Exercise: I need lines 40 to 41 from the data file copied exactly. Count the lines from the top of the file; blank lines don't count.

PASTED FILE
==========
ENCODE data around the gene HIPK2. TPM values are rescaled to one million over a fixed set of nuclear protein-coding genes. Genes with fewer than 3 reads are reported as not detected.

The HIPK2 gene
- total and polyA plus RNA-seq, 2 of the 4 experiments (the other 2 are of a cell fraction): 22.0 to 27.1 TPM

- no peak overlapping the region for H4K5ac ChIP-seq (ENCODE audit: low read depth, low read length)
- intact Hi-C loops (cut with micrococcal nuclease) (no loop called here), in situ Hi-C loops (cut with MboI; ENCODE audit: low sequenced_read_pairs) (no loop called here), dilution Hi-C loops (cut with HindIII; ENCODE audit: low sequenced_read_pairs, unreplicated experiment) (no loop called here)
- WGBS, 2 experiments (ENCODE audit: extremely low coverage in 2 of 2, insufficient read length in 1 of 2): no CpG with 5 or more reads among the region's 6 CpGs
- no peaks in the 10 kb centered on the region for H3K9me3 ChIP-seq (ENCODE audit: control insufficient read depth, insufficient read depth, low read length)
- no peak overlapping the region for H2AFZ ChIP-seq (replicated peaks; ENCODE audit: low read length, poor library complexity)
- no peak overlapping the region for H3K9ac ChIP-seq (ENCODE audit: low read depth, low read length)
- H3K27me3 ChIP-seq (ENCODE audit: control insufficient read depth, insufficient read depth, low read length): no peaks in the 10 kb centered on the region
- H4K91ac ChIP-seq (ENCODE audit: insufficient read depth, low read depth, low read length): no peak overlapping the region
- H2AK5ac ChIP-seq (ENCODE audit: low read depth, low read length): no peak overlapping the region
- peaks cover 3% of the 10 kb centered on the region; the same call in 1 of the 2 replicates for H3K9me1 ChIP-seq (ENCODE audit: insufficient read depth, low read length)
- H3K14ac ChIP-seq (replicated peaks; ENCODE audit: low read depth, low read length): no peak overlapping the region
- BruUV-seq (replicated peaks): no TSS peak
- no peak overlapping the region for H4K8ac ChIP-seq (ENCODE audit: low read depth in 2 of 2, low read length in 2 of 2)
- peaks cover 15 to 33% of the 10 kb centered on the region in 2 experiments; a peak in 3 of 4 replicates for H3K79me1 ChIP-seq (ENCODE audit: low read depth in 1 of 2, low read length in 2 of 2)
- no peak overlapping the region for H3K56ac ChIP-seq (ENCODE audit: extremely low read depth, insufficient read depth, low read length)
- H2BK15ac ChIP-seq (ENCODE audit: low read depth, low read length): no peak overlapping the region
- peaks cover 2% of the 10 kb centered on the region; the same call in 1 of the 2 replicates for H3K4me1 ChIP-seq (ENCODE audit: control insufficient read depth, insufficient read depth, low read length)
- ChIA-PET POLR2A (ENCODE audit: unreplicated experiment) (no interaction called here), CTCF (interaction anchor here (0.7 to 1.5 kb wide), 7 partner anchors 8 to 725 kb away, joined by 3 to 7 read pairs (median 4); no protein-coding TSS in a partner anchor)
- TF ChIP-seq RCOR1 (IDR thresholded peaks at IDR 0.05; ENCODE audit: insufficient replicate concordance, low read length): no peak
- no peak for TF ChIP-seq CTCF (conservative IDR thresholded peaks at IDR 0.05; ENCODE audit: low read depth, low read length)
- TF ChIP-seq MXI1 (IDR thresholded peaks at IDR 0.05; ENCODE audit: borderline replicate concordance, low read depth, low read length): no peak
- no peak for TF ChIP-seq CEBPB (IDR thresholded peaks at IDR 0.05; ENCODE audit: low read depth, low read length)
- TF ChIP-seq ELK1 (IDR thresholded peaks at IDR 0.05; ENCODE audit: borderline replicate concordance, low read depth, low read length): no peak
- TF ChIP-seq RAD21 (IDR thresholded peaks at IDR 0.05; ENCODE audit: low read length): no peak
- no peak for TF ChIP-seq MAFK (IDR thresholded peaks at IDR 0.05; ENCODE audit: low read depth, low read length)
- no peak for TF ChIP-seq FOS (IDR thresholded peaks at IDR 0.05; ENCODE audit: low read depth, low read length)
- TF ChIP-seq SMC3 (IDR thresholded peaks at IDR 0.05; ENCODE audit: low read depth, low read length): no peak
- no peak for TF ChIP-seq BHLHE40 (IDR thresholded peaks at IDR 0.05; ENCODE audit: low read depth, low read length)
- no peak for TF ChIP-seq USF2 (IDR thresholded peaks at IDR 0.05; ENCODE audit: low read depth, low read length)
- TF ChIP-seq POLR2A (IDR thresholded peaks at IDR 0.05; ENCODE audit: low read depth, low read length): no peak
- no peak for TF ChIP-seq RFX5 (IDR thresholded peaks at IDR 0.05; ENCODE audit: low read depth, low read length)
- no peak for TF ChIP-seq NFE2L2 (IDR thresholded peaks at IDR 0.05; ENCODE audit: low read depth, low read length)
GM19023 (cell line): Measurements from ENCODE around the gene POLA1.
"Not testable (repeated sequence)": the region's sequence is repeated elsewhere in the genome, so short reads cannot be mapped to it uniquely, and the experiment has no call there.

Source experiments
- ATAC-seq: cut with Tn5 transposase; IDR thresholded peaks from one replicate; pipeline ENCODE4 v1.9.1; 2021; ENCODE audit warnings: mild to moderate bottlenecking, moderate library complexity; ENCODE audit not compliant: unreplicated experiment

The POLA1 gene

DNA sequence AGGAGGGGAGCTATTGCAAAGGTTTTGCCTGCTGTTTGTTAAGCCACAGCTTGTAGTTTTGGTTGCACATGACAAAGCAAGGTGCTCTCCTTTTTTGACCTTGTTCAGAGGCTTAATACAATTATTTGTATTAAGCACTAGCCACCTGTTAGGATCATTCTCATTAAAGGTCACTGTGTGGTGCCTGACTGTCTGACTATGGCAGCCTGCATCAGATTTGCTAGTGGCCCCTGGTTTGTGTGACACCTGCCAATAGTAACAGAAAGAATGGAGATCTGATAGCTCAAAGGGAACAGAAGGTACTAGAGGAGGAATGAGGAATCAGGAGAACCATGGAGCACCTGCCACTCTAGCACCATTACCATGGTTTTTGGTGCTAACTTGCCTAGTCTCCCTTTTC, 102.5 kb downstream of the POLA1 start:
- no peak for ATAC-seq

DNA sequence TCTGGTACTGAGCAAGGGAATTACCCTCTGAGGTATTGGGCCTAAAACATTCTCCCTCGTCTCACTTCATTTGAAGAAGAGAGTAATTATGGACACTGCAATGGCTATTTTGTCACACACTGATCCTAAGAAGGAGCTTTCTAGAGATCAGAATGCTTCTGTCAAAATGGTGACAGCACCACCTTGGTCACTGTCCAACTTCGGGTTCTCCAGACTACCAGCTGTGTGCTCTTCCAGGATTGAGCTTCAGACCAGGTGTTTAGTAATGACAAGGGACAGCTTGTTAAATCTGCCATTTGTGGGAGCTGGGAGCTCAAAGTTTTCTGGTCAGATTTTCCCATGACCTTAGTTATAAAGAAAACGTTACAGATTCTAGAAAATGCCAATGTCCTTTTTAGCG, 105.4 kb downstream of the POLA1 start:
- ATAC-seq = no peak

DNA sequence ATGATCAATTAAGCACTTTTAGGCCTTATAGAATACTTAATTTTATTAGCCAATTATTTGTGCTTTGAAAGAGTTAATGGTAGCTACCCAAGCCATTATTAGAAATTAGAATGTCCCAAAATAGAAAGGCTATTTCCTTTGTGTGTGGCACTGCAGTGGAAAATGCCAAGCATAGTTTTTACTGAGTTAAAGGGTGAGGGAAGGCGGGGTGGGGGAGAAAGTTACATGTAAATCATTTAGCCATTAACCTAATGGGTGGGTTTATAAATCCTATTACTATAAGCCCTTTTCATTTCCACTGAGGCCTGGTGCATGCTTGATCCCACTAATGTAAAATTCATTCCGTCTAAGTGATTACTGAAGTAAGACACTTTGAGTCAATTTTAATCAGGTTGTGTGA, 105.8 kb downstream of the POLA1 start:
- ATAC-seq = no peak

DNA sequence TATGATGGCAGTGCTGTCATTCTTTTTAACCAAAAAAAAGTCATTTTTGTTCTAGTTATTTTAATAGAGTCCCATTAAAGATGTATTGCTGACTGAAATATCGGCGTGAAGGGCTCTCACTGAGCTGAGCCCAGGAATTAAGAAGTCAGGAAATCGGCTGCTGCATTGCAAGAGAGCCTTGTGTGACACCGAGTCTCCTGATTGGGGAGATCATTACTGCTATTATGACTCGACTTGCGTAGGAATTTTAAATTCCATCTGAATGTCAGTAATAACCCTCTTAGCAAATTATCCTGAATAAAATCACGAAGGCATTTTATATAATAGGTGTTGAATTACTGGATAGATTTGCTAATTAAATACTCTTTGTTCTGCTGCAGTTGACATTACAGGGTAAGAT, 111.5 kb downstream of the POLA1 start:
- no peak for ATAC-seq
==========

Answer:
The POLA1 gene

DNA sequence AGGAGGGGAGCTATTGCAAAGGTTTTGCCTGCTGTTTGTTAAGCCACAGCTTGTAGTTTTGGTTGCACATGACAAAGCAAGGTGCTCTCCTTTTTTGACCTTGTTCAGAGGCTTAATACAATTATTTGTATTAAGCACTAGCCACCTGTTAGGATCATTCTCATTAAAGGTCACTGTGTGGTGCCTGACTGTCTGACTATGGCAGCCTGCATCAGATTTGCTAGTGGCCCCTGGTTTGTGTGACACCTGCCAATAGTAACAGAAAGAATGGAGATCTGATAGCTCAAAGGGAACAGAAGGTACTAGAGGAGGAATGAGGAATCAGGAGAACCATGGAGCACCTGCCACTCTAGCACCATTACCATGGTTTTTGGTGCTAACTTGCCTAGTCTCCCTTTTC, 102.5 kb downstream of the POLA1 start: